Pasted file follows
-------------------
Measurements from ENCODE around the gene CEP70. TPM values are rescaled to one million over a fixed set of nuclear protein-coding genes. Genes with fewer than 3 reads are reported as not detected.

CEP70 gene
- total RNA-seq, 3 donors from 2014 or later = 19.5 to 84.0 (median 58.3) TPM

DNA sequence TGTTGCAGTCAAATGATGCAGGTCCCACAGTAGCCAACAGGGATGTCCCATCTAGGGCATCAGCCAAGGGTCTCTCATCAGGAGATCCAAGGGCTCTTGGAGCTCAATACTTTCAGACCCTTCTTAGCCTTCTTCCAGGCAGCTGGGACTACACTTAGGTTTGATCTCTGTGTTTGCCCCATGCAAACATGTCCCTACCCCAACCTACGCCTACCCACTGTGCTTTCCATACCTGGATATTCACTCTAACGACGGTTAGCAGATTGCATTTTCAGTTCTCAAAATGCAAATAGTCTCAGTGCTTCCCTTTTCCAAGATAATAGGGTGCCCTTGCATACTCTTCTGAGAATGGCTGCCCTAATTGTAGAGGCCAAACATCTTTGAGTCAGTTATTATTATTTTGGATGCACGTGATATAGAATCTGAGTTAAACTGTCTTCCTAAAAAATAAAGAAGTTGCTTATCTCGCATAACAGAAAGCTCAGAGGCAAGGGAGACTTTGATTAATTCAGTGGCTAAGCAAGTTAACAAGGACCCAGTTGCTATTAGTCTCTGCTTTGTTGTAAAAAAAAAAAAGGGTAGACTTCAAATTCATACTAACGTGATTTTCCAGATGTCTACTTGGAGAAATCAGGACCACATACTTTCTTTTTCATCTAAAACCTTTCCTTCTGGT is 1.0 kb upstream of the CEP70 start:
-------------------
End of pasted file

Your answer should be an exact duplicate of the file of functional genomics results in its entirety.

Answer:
Measurements from ENCODE around the gene CEP70. TPM values are rescaled to one million over a fixed set of nuclear protein-coding genes. Genes with fewer than 3 reads are reported as not detected.

CEP70 gene
- total RNA-seq, 3 donors from 2014 or later = 19.5 to 84.0 (median 58.3) TPM

DNA sequence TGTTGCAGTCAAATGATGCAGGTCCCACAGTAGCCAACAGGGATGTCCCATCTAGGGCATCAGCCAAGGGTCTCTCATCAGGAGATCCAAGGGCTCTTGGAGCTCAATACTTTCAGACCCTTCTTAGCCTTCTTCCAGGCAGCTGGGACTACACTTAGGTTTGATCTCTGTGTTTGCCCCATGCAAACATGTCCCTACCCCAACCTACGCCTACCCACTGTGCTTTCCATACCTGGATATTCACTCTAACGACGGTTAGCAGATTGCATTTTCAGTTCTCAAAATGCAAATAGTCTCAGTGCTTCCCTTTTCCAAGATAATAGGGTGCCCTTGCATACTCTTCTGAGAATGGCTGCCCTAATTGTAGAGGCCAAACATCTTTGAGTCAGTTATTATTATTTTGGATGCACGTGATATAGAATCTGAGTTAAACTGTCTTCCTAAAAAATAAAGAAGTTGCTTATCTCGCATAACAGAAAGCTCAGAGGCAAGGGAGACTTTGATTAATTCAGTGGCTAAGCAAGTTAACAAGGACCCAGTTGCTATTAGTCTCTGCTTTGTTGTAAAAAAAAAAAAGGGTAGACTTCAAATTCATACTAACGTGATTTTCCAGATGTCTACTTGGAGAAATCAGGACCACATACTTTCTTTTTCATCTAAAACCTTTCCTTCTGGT is 1.0 kb upstream of the CEP70 start: